Hannah Shuck, b. 28 Nov 1756; died 17 Sep 1832 at Danville, Lincoln (now Boyle) County, Kentucky; buried Wilson Station Cemetery near Junction City, Lincoln (now Boyle) County, Kentucky; married 7 Apr 1790 at Lincoln Co., KY to John (Jean) Baptiste.
This subject has been shown in the known records as John/Jean Baptiste/Baptist or Batiste/Batist. I think that it is likely that, given possible French naming customs, "Baptiste/Batiste" was originally more like a middle name and that an original French "surname" was dropped. This "surname" may have been a family name, place name, etc. Have seen many individuals named "Jean Baptiste Something-or-other". Everybody is named Jean (John) and it is the middle name that distinguishes them (similar to German naming practice where all sons had a first name of Johann and it was the middle name that distinguished them).
I think it more likely that the correct original spelling of the name of our subject should be "Baptiste", rather than the "Batist", etc. which is shown in some records. This seems to be confirmed by general popularity in spelling by other individuals, as well as names of descendants subsequently found who spell "Baptiste". Also, if one wishes to pursue his ancestors, I think a French Canadian origin may be more likely. (But see notes, below.)
An interesting historical and parallel example is found in the naming of the son of Sacagawea, the Shoshoni Indian who accompanied Lewis and Clark on their expedition in search of the Northwest Passage. She was a wife of the French Canadian Touissant Charbonneau. Their son, who was born Feb. 11, 1805 at Fort Mandan was named "Jean Baptiste" whose full name was Jean Baptiste Charbonneau, but appears to be usually referred to in the records and literature as just "Jean Baptiste" or "Baptiste", apparently dropping the actual surname of "Charbonneau". I suspect the naming situation is similar with husband of Hannah Shuck. This is also why I am guessing that he may have been of French Canadian origin. (An interesting historical bio. see Jean Baptiste Charbonneau ).
According to the following brief reference, Jean/John Batiste/Baptiste appeared in some records as "Jean Batiste St. Onge". From Kentucky Marriage Records, page 325 which gives his marriage record:
1790. 4- 7--Batiste, John, Hannah dau. of Andres Shuch. [This man is probably the same as Jean Batiste St. Onge, who ap- pears occasionally on the county records].However, I have not seen any of those "county records" which give St. Onge as a surname.
If the above is correct, "St. Onge" may have been a "dit" name. In French, "dit" means "say" and in this context means "called." It is like a nickname or alias in the English and is distinct from an original family surname. For example, in another family branch, individuals have been found in early St. Louis County, Missouri, an historically French settlement, identified as Jean Baptiste Piant (Payant) dit. St. Onge (1805-1806), John Baptiste Piant (Payant) dit. St. Onge (1820-aft1880) and similar. This family was from Quebec. The source of the "dit" name could be an adoptive family name, a place where they were from, a place where they lived, a characteristic of the land where they lived (river/stream), etc.
Some good links on "dit" names:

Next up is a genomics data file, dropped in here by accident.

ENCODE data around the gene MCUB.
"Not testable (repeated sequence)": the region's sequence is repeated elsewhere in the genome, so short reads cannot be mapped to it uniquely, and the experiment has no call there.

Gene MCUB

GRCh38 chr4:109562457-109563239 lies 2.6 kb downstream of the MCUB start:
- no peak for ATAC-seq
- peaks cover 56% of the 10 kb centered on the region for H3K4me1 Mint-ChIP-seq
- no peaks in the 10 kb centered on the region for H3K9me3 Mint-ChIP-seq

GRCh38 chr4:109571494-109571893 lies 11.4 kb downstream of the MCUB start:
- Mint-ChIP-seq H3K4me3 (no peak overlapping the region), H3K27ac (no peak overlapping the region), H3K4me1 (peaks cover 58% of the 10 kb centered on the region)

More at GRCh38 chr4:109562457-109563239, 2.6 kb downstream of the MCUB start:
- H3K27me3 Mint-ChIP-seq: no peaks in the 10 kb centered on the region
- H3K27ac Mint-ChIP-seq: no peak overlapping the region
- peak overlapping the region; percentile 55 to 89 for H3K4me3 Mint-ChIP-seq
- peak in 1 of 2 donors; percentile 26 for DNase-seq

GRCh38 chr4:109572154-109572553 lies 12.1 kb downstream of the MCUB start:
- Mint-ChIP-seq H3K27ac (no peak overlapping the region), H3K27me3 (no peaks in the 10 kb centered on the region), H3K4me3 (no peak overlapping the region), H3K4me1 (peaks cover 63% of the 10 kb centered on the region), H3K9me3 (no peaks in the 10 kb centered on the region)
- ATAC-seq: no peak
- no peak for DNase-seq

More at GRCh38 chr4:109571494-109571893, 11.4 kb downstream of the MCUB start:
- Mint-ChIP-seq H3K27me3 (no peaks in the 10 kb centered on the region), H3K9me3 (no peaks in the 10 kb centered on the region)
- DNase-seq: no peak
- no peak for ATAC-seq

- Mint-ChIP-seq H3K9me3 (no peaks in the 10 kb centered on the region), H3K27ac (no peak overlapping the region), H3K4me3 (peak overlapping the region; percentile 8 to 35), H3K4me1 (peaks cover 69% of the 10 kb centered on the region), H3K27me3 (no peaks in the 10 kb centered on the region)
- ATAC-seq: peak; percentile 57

We do not have any further information about John Baptiste, particularly any records that might indicate birth or death dates. He was last seen in the 1820 census at Lincoln Co., Kentucky and presumably died 1820/1830.
Surname has been spelled Batiste, Baptiste, Baliste or Batise (will of Andrew Shuck)
I think the spelling "Baptist(e)" is most likely to be original, presumably, because I have seen others with that spelling. However, spelling of subject's name seems to have been consistent as: "John Batiste". I have found no exceptions except Andrew Shuck's will.
Also appeared to stay put in Lincoln Co. KY. Nothing on him after 1820.
Kentucky Marriages Early to 1800; Liahona Research.
AF online indicates his birth place may have been New Jersey. Would have been Estimated 1750. That seems a remote possibility, but still plausible; Mathias Shuck, brother of Hannah Shuck Baptiste, in his pension application claimed he was born in New Jewsey (1759).
A LOT of 'Batiste' in Louisiana.
Last seen 1820 census Lincoln Co. KY. Shown in Lincoln Co. KY census records 1790 (tax list), 1800 (tax list), 1820 (census). Wife Hannah apparently died 1832 at age 76 per tombstone record found - so they apparently didn't go to Indiana. Only other 'Batiste' in KY was in 1870 Kenton County for a John Batiste page 016. Poss. theory: Jean must have died between 1820 and 1830 and Hannah was living with family (of a married daughter?) in 1830.
Could Elizabeth been dau. by marriage prior to 1790?
Possibility of family linkage: A Jean Baptiste GAREAU ST. ONGE AFN: 14CT-MTB b/c 5 May 1717 Boucherville, Chambly, Quebec,Canada s/o Jean Baptiste GAREAU.
AWT file h4860a indicates he and Hannah Shuck were parents of Elizabeth Batiste. It appears he was the father, but unlikely that Hannah Shuck was the mother. See notes for Elizabeth.
An unknown family history "recently" published (ca. 2000) places Jean Baptiste in Lyon, France before coming to help fight in the American Revolution. I have no further information. (If he fought in the Revolution, there may be some patriot record. Further, that might indicate a birth year as early as 1750/60 (if he were 15-25) or before, which places him in the same age group (estimated) as Hannah Shuck.)